- Civil society to be regularly consulted to make recommendations regarding the fulfilment of the Merida Initiative;
- Improvement of transparency and accountability of the police force, and establishment of an independent mechanism to denounce abuses.
In addition to a State Department report on the broader human rights situation in Mexico, the US Congress also requested information on the investigation of the killing of US videojournalist Brad Will, whose case Amnesty has worked on for some time. The investigation of Mexico’s Federal Attorney General’s Office (PGR) led to the arrest of man in October 2008. However, the evidence on which the prosecution is based has been disproved by extensive forensic studies carried out by Mexico’s National Human Rights Commission (CNDH) and Physicians for Human Rights. As the time for the approval of Merida Initiative funding approached, the PGR commissioned a team of Canadian experts to carry out a new forensic report. The report, which has no legal standing in the criminal case, was leaked in July 2009 to the press and confirmed, in an almost word-by-word fashion the conclusions of the PGR. Both the CNDH and Physicians for Human Rights have stated that the report has no scientific validity, and Brad Will’s family has issued a statement denouncing the biased PGR investigation.
Given the situation of Brad Will’s case, the continued impunity of those responsible for other serious human rights violations, and the alarming escalation of reports of new abuses, additional US aid would only make things worse. Let’s hope Mexico takes notice and makes some big changes.
As always, it is those with no resources that lose out first. Despite of the acute international pressure, protests, threats of violence and the possibility of a civil war, the arrogant power struggle the Honduran Government has been playing at, has led to a critical consequence: the European Union has officially suspended millions in aid to Honduras, as Washington suspends 18 million in military and development assistance, warning the facto Government of more “consequences” to come.
The European Union’s decision to suspend 65.5 million Euros in aid comes after failed attempts to negotiate talks for the resolution of the political crisis in the country, the worst political crisis in Central America in two decades. Recently negotiation talks were mediated by the Costa Rican president and Nobel Peace prize winner Oscar Arias, who proposed a six-point plan that first and foremost requests the reinstatement of Manuel Zelaya to finish his term until late January. Delegates speaking on behalf of the interim government said that Zelaya will be arrested if he returns to his country, a statement that ignores the claims of the United Nations and the international community. Among the other proposals put forth by President Arias is: to form a coalition government, to declare amnesty for political crimes, push for advancing elections and the resignation of Zelaya to a referendum, among other things.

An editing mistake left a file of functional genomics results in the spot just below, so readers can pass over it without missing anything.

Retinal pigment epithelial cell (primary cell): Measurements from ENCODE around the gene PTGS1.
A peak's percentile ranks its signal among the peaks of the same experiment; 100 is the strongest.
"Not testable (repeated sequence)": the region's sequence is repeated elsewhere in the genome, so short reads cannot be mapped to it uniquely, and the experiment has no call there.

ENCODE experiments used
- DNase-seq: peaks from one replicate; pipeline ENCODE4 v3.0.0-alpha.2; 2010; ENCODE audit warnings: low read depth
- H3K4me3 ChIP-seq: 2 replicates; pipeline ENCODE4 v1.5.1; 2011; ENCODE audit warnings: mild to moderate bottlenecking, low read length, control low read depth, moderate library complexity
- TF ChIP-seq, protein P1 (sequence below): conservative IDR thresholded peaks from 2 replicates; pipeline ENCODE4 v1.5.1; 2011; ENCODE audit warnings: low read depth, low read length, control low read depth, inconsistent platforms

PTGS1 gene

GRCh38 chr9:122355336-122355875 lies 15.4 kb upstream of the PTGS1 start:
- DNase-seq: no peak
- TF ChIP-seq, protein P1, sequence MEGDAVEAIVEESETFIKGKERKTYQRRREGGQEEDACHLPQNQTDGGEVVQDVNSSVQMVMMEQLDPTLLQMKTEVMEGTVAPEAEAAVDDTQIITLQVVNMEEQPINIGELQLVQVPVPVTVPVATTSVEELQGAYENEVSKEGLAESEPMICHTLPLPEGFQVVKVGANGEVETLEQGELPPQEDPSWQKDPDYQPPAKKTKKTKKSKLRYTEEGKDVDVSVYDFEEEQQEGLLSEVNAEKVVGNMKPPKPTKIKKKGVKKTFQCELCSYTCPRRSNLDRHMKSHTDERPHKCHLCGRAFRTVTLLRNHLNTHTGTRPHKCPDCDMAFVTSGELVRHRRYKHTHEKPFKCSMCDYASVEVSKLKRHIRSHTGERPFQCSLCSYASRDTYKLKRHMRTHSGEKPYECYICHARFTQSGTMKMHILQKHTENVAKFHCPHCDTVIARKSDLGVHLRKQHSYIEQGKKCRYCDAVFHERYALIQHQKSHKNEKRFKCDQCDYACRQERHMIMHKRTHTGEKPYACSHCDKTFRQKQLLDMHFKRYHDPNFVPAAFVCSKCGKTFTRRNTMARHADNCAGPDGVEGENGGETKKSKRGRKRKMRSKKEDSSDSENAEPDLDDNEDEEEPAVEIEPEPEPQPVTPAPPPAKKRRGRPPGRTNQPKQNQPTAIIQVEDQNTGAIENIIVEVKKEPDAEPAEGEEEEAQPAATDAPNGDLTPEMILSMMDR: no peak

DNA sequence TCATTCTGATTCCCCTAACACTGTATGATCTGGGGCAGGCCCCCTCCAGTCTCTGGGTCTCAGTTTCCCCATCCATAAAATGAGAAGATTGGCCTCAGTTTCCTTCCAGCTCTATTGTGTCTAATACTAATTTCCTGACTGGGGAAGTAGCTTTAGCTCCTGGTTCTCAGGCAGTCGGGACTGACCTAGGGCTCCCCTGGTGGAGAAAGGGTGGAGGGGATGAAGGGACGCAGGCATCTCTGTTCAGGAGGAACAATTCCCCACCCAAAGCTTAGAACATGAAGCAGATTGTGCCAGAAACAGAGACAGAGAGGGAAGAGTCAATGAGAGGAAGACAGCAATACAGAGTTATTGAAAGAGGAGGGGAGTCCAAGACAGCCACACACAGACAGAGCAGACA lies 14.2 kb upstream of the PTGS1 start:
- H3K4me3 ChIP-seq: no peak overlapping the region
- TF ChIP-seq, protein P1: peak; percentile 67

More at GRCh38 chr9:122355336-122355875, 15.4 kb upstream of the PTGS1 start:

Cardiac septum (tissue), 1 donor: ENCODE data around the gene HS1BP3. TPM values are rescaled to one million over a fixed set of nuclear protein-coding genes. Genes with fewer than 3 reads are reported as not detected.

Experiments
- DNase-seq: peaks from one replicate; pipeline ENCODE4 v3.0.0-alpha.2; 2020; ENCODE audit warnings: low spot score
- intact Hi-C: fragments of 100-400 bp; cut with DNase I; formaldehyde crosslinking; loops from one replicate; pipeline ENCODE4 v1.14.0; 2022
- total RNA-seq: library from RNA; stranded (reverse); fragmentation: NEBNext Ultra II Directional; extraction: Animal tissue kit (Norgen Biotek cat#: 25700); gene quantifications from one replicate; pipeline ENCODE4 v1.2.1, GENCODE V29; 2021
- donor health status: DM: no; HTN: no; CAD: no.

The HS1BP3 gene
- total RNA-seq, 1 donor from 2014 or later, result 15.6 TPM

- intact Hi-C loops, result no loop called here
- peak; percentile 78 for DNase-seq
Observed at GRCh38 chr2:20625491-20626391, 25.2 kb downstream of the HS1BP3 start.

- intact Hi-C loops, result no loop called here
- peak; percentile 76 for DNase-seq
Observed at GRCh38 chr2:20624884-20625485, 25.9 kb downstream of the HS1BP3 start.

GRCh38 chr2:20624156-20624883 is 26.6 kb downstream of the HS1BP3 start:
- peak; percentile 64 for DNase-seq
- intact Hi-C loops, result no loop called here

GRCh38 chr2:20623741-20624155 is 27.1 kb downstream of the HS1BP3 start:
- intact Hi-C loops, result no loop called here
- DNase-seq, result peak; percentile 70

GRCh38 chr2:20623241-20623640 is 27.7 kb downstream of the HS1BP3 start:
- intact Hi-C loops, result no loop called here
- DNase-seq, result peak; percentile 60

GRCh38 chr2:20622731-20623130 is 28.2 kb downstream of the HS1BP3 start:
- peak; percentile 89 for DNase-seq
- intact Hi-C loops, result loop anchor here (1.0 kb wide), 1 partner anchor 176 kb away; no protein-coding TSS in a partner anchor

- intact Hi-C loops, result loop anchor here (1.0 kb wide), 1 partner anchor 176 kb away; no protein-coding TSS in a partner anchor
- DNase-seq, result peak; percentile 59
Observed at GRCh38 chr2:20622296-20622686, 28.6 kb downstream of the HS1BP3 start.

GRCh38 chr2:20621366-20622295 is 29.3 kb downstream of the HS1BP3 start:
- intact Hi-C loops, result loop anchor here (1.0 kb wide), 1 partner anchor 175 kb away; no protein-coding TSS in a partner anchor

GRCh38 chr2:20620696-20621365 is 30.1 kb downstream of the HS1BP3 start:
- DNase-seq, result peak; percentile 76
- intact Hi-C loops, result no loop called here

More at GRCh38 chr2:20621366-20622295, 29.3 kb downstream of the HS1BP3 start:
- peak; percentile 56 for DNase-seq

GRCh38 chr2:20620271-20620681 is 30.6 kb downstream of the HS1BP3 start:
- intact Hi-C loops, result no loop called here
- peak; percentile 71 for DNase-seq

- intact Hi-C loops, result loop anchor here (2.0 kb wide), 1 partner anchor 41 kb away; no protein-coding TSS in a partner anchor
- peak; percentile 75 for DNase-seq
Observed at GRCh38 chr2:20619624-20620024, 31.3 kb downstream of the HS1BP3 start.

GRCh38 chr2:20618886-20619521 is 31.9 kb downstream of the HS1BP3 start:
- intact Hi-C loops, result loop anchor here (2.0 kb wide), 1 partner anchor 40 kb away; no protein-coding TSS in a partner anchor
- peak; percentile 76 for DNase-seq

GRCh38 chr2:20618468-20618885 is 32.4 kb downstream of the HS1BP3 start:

It is a devastating problem for a country like Honduras to lose humanitarian aid and support of entities like the Organization of American States, the United Nations, the European Union and United States. For the members of the Honduran Congress who opted for not only an illegal, but a rebellious solution to resolve an issue in their administration, the loss of millions of Euros, may not be much. Though, the loss of foreign aid has a direct and instantaneous effect for the millions of Hondurans in need living in this impoverished nation. The Honduran government should react as soon as possible before we see more violations of human rights, or more acts of violence and attacks on democracy in Central America that already hangs by a thread.
Deposed President Zelaya took a few steps into Honduran territory on Friday, immediately turning back without being confronted. As of Sunday night, Manuel Zelaya remains on the Nicaraguan border with Honduras, where he has vowed to stay until allowed to enter the country.